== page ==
GT1-7 cells were treated with 5 or 50 ng/ml of FGF8b for 4 or 8 hours. Treatment with either 5 or 50 ng/ml of FGF8b significantly reduced Gnrh mRNA in GT1-7 cells after 8, but not 4 (data not shown), hours of FGF8b exposure (Fig. 4A). To determine whether the effects of FGF8b on Gnrh expression in GT1-7 cells were mediated through classical FGF receptors, cells were treated with the broad FGF receptor antagonist PD173074. As expected, FGF8b treatment concomitant with the receptor antagonist had no effect on Gnrh mRNA levels (Fig. 4B), indicating that the FGF8b-induced decrease in Gnrh mRNA in GT1-7 cells was dependent upon its cognate membrane receptors. Interestingly, treatment with PD173074 alone induced a modest, yet significant, decrease in Gnrh mRNA levels, similar that observed previously with Fgfr1 (compare to Fig. 3A). Next, we measured Gnrh promoter activity following FGF8b treatment in GT1-7 cells. Treatment with FGF8b for 8 hours significantly reduced Gnrh promoter activity in GT1-7 cells (Fig. 5) in parallel to the observed reduction in Gnrh mRNA levels (compare to Fig. 4A). Further, the concomitant treatment with PD17074 abolished the FGF8b-induced reduction in promoter activity in GT1-7 cells.
Precisely timed and coordinated FGF signaling events are critical for proper CNS development, yet the mechanisms regulating the expression of specific membrane FGF receptors in neurons have not been thoroughly investigated. From our data, the following general conclusions can be drawn. First, FGF8b autoregulates the gene expression of its two cognate receptors, Fgfr1 and Fgfr3, in a cell-type specific manner; second, this autoregulation is mediated by FGF receptors as opposed to a non-classical signaling pathway; third, receptor specific autoregulation might be dependent upon the levels of endogenous FGF8 present in a given cell type; and finally, FGF8b decreases Gnrh promoter activity and gene expression, possibly reflecting a downstream consequence of altered FGF receptor populations.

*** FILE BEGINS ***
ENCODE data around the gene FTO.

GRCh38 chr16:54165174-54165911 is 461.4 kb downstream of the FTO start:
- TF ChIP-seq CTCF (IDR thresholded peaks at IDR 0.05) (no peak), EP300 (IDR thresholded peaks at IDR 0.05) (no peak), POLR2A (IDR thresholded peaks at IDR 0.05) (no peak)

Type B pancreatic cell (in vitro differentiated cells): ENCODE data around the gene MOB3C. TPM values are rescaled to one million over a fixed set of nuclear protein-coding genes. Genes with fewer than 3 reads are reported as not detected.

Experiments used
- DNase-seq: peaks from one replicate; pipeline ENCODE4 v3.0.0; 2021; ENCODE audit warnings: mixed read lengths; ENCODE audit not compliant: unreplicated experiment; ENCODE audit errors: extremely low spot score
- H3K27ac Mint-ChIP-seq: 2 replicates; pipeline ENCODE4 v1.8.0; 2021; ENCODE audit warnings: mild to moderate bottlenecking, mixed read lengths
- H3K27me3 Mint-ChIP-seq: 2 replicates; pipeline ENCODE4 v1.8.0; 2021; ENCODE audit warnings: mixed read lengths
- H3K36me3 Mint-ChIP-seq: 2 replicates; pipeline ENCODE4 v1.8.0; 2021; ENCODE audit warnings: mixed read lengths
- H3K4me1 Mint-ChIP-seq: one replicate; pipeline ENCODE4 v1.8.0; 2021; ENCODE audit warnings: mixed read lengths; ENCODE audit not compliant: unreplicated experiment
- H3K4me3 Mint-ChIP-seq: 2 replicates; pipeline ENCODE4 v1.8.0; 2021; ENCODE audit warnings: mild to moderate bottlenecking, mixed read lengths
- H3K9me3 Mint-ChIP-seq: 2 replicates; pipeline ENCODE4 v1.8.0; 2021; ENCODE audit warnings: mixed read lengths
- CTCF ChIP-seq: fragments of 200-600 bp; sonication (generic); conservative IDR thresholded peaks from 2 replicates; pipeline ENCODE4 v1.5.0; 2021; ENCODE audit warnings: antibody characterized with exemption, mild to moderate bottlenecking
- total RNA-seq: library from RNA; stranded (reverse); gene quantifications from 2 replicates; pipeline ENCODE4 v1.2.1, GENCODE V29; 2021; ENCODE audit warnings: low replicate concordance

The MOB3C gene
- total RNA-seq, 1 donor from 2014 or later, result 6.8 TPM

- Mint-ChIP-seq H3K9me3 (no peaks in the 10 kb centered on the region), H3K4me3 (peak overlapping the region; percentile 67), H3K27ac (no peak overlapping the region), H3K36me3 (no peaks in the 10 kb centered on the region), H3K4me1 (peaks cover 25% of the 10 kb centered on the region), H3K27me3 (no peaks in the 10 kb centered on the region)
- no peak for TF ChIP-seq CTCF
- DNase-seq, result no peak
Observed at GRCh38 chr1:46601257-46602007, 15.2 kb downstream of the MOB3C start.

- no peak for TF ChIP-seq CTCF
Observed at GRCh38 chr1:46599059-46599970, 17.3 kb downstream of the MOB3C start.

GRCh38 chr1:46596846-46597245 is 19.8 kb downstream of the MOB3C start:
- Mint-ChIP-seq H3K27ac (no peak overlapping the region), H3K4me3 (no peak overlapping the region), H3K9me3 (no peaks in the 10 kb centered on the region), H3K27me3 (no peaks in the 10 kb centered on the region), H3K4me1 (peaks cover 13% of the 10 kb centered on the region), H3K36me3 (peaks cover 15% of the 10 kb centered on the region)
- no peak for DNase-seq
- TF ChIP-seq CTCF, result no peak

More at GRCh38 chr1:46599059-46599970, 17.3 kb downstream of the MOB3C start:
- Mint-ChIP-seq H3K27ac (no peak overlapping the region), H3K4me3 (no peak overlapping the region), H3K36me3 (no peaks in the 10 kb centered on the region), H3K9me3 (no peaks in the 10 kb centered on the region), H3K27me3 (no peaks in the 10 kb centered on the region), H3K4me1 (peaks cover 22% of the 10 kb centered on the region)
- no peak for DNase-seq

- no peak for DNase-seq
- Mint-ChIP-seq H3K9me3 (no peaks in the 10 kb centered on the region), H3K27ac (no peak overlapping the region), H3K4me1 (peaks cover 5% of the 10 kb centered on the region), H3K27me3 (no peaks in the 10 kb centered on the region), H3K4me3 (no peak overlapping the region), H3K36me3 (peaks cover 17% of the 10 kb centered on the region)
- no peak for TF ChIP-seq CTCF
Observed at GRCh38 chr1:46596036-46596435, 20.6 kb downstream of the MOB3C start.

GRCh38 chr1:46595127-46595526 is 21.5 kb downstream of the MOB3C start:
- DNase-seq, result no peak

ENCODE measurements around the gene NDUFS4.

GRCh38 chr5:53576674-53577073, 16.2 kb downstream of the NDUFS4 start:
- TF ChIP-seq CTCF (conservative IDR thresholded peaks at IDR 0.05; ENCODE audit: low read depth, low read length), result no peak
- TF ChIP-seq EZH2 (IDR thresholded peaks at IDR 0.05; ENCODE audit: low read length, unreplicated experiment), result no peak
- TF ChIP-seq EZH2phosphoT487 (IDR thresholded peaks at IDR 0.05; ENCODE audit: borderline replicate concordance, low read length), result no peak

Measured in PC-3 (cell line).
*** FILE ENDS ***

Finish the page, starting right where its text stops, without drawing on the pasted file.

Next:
Ligand-mediated receptor autoregulation is a common feature of many types of receptors, but there are few reports documenting this as a mechanism for regulating FGF receptor gene expression. FGF receptors belong to a large class of cell surface receptors called receptor tyrosine kinases (RTKs) which encompasses multiple receptor families, including the epidermal growth factor (EGF), vascular endothelial growth factor (VEGF), RET, and Eph receptor families , , . The initial reports characterizing the discovery of an FGF receptor noted that basic FGF (FGF2) downregulated the number of available FGF binding sites in baby hamster kidney cells . These results were later confirmed in the fibroblast-derived 3T3 cell line  and in pancreatic-derived AR4-2J cells . Interestingly, while FGF2 downregulated Fgfr1 in AR4-2J cells, an FGF2 protein isoform (22.5 kDa FGF2) upregulated Fgfr1 levels in those same cells by increasing the half-life of the Fgfr1 transcript . For our studies, FGF8b, was chosen over other FGF8 isoforms based on the greater requirement of FGF8b during CNS development , . In this respect, the earlier findings are consistent with our current data in supporting the autoregulatory effects of an FGF ligand on its own receptors, at the level of transcription.